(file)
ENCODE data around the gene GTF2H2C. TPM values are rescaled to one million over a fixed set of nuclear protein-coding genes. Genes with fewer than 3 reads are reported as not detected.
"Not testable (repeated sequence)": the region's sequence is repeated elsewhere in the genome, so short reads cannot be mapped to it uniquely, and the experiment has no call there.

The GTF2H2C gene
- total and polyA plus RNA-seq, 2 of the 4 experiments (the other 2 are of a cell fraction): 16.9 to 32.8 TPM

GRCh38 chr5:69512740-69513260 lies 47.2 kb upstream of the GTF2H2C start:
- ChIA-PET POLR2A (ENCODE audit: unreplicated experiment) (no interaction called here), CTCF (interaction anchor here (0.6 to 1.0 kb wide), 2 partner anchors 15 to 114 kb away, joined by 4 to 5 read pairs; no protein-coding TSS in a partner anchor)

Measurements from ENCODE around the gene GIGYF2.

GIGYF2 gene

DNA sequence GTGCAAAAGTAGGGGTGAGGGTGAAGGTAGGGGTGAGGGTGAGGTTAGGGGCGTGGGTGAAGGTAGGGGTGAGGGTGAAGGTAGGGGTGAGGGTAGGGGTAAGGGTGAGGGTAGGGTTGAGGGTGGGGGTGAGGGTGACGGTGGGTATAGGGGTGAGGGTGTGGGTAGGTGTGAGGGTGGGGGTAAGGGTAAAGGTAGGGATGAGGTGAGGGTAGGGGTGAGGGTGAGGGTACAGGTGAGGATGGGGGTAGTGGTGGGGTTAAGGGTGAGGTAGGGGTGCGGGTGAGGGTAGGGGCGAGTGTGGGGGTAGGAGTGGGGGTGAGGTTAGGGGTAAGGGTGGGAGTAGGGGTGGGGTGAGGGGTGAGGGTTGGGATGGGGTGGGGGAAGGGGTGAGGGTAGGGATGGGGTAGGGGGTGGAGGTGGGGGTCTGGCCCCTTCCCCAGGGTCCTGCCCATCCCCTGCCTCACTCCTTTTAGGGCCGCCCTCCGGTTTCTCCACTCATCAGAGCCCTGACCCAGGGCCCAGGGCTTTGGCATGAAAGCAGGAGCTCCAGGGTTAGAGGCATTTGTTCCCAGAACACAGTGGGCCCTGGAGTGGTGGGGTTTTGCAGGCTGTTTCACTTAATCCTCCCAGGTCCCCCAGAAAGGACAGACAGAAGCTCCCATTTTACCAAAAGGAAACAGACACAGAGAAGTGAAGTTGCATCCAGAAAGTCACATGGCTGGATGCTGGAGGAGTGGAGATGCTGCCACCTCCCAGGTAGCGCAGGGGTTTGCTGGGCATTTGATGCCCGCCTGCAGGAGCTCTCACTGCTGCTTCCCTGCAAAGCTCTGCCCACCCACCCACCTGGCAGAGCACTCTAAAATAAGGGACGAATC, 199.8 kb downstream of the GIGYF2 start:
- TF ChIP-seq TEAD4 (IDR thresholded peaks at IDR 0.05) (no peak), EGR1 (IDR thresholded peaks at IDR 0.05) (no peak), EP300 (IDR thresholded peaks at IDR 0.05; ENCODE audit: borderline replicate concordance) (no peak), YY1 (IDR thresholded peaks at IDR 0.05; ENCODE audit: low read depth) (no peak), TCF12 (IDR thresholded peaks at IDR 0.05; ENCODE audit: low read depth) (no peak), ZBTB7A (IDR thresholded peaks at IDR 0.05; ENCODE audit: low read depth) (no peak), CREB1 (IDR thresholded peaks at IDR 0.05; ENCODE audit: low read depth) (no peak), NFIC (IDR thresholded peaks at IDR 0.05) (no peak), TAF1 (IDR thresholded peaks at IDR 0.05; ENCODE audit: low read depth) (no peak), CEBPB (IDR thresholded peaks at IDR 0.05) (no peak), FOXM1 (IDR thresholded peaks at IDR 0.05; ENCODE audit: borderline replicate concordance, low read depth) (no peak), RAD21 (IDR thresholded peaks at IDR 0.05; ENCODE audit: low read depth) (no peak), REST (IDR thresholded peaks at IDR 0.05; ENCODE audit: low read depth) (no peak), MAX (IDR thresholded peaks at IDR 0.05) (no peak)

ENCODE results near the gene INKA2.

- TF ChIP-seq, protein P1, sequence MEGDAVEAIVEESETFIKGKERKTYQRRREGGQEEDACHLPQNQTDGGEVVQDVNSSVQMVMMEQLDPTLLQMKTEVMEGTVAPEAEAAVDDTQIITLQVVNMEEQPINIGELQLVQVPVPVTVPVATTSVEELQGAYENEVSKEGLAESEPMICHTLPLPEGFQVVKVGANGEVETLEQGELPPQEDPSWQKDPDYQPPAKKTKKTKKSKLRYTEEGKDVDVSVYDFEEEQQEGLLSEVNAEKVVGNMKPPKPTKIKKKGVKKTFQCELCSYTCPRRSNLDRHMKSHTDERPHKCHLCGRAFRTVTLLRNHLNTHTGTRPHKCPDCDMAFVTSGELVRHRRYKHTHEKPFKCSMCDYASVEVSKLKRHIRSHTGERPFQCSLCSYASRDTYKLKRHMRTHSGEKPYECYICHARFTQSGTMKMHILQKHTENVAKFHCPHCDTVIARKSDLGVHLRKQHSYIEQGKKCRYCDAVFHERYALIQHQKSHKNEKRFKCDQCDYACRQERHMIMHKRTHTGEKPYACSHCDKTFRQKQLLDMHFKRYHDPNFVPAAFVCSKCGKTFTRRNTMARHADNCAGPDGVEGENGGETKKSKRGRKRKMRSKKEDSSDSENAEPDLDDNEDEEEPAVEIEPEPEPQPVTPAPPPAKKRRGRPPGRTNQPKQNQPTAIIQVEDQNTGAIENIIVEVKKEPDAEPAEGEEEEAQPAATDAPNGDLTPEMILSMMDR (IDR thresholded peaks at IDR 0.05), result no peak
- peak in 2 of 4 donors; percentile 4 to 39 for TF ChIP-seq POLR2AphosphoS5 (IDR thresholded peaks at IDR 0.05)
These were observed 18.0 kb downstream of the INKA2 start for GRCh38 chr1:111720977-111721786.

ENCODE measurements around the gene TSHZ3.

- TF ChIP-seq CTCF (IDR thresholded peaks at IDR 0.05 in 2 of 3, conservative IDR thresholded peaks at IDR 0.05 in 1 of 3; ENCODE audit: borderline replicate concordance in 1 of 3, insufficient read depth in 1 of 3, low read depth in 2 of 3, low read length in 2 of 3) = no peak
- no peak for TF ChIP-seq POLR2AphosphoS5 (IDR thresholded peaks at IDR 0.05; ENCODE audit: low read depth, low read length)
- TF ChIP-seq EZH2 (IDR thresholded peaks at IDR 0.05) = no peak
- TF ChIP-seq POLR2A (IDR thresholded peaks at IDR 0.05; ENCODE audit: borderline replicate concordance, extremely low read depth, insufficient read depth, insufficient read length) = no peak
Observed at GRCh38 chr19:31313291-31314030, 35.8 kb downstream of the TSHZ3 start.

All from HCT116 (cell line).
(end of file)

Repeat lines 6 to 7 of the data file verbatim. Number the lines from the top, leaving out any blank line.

- ChIA-PET POLR2A (ENCODE audit: unreplicated experiment) (no interaction called here), CTCF (interaction anchor here (0.6 to 1.0 kb wide), 2 partner anchors 15 to 114 kb away, joined by 4 to 5 read pairs; no protein-coding TSS in a partner anchor)

Measurements from ENCODE around the gene GIGYF2.